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Court Gives “Haircut” to Attorney’s Fees in Case against Motion Picture Health Plan: A Moderate Approach that is more like Hairspray than Sweeney Todd

After a successful outcome from a lawsuit claiming ERISA violations, plaintiff’s attorney sought compensation for his time and efforts devoted to the case for his client. Dragu v. Motion Picture Indus. Health Plan for Active Participants, 2016 WL 454066 (N.D. Cal. February 5, 2016). Applying the traditional lodestar method, Attorney James Keenley requested $120,270 in fees. The district court addressed each of the defendant’s seven objections in turn and, borrowing language from Moreno v. City of Sacramento, exercised its discretion to give “a haircut” to some of the fees (534 F. 3d 1106, 1111 (9th Cir. 2008)).

Mr. Keenley prevailed against defendant’s argument claiming excessive time was spent on handling the motion to dismiss. Additionally, the court did not find entries to be block billed as they did not consist of multiple tasks, but rather single, time-consuming tasks. However, the court got out its judicial scissors and cut down time spent on clerical tasks, intra-office communications, prepping, and reviewing both briefs and the record. The court took a moderate but fair stand and acknowledged that while reviewing notices and orders is a necessary and important part of practicing law, too much time spent on such tasks is inefficient (trimming this time by one hour). Similarly, intra-office communications can be beneficial as a way to “collaborate and brainstorm” regarding important issues and strategies but certain matters are not worth seeking input from fellow professionals (cut this time by 0.9 hours). And, when an attorney is extremely familiar with the record, he does not need to spend a great deal of time preparing for a hearing (for this, the court shaved time spent preparing by 20%).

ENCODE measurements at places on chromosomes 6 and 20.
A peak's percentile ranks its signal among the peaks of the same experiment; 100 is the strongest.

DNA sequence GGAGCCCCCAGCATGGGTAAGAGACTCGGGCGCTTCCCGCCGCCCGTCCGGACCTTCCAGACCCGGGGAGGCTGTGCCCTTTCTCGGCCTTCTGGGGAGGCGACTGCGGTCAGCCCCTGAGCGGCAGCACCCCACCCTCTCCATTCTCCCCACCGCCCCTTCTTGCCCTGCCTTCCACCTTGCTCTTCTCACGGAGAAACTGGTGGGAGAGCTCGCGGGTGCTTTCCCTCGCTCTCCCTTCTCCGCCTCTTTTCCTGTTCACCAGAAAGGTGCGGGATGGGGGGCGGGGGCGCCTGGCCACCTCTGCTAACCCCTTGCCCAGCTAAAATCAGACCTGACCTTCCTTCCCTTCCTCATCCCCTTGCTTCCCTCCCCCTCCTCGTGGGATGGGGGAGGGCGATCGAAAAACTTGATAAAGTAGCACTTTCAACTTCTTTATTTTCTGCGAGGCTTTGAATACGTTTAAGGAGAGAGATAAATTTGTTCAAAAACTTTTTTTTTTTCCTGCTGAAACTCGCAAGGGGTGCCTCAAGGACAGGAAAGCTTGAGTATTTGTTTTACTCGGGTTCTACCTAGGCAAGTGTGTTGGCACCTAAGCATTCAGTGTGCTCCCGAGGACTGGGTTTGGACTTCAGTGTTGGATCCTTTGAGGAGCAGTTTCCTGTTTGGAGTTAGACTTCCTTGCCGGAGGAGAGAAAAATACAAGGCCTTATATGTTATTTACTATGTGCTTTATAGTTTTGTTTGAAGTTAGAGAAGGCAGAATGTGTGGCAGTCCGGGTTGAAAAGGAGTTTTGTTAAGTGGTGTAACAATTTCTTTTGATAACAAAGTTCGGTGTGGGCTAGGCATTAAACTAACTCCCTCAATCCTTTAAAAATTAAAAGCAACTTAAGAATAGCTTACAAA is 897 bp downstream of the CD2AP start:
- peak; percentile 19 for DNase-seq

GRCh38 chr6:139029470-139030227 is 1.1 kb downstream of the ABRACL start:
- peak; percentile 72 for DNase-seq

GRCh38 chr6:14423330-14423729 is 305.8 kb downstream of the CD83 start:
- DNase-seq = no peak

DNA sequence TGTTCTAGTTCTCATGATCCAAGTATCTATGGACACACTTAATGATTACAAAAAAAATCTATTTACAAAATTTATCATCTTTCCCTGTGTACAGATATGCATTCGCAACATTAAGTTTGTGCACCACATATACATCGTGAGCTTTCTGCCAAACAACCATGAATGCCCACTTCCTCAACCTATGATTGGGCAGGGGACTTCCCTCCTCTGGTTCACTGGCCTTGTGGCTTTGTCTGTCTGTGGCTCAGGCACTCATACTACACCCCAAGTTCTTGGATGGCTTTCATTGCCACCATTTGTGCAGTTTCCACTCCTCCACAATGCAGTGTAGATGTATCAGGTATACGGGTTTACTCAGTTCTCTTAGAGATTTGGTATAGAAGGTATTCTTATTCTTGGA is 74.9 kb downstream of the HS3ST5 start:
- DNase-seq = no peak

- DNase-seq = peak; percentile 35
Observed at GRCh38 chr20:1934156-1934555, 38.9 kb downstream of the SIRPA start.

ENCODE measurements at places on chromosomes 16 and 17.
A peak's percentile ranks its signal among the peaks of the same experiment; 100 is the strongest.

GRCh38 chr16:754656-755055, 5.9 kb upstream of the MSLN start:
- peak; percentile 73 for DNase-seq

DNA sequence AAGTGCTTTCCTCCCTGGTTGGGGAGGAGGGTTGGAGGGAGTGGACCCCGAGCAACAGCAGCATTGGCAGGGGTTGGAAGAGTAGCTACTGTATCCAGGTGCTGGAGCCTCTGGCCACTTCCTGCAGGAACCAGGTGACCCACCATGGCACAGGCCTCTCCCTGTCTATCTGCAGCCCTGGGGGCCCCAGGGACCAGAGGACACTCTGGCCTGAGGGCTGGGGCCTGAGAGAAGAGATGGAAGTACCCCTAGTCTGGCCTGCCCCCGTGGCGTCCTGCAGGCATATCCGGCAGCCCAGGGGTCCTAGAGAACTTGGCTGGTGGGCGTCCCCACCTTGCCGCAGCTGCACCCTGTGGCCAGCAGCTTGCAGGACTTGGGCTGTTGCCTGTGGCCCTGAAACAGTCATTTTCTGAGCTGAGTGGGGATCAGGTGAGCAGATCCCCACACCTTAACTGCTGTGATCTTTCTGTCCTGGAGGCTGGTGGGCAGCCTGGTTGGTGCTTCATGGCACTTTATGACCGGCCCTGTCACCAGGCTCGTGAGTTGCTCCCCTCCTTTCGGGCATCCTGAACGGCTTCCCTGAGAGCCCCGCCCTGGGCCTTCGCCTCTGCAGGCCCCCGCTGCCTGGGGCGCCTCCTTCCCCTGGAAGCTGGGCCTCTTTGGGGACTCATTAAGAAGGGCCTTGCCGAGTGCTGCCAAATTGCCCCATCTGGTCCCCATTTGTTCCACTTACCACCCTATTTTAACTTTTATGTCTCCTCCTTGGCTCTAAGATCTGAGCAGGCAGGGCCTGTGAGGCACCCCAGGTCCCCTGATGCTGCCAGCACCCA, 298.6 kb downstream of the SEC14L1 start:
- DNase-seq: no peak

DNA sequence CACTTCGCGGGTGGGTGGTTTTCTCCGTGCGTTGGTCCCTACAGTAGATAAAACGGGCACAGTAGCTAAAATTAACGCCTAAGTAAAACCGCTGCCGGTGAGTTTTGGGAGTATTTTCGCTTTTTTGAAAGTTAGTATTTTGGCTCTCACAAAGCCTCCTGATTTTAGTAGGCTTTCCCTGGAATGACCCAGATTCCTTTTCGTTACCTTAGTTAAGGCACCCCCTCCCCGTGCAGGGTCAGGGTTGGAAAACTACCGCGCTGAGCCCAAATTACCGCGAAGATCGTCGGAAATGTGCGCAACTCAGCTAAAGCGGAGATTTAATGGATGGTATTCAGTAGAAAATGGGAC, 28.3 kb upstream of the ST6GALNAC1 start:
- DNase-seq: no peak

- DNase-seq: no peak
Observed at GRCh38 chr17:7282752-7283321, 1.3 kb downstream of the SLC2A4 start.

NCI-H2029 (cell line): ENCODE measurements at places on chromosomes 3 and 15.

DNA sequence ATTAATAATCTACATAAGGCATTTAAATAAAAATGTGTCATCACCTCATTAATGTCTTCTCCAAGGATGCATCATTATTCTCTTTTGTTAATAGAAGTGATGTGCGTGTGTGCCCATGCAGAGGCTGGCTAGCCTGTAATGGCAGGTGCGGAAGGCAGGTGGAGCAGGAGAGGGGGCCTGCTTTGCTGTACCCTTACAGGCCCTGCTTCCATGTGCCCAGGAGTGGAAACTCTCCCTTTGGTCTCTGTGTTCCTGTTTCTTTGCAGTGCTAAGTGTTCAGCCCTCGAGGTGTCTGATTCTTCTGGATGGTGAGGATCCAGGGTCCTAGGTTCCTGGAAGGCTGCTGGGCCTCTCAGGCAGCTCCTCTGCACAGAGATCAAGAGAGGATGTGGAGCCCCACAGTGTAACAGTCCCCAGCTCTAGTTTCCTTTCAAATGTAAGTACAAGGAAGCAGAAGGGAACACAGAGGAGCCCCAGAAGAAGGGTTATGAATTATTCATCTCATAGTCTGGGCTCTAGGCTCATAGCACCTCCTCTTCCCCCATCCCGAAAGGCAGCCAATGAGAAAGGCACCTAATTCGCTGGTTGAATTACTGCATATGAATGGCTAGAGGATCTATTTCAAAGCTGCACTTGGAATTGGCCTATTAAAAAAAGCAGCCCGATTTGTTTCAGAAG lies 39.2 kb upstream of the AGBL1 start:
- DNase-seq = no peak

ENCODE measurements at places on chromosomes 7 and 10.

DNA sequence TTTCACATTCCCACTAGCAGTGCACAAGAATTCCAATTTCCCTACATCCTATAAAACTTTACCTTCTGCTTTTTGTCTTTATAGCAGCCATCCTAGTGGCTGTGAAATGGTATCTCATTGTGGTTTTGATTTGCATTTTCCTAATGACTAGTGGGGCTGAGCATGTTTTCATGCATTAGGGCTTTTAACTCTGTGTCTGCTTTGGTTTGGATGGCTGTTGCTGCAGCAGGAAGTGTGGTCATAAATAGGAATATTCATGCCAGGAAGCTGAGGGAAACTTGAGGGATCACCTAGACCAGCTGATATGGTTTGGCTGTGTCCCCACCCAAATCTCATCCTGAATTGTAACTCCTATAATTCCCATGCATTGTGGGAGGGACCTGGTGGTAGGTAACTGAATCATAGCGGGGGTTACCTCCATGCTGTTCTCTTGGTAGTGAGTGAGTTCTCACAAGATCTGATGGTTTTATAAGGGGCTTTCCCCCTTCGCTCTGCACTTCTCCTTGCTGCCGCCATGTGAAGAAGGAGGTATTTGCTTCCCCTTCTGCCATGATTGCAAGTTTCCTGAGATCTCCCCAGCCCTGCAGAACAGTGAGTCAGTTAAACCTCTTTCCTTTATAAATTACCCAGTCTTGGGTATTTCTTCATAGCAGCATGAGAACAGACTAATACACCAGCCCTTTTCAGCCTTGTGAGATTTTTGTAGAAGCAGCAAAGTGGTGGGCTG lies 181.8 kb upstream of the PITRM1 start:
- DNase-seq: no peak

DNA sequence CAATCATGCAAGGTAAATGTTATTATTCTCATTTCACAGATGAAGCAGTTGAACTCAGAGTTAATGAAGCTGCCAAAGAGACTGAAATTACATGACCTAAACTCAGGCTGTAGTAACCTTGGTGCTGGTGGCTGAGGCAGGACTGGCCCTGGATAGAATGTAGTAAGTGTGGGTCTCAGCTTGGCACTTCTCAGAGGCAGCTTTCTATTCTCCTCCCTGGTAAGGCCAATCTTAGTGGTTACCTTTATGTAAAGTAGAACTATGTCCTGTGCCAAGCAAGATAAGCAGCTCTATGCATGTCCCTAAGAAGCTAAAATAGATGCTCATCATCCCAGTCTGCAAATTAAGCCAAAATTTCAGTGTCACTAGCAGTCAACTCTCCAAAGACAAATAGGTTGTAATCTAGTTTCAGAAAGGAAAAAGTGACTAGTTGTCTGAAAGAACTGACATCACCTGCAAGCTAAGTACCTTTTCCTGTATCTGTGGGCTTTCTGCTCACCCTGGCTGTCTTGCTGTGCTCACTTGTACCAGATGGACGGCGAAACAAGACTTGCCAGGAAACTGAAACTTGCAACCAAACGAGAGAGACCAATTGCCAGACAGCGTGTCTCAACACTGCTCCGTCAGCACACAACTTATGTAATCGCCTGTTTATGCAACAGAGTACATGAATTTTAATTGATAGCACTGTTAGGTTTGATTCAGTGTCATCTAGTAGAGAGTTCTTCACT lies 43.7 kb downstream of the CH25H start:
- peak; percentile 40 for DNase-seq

This case is a good example of how ideal legal billing should operate: attorneys get compensated fairly for their diligent work and appropriate time spent handling their clients’ cases and the reimbursing party only pays what it reasonably owes.

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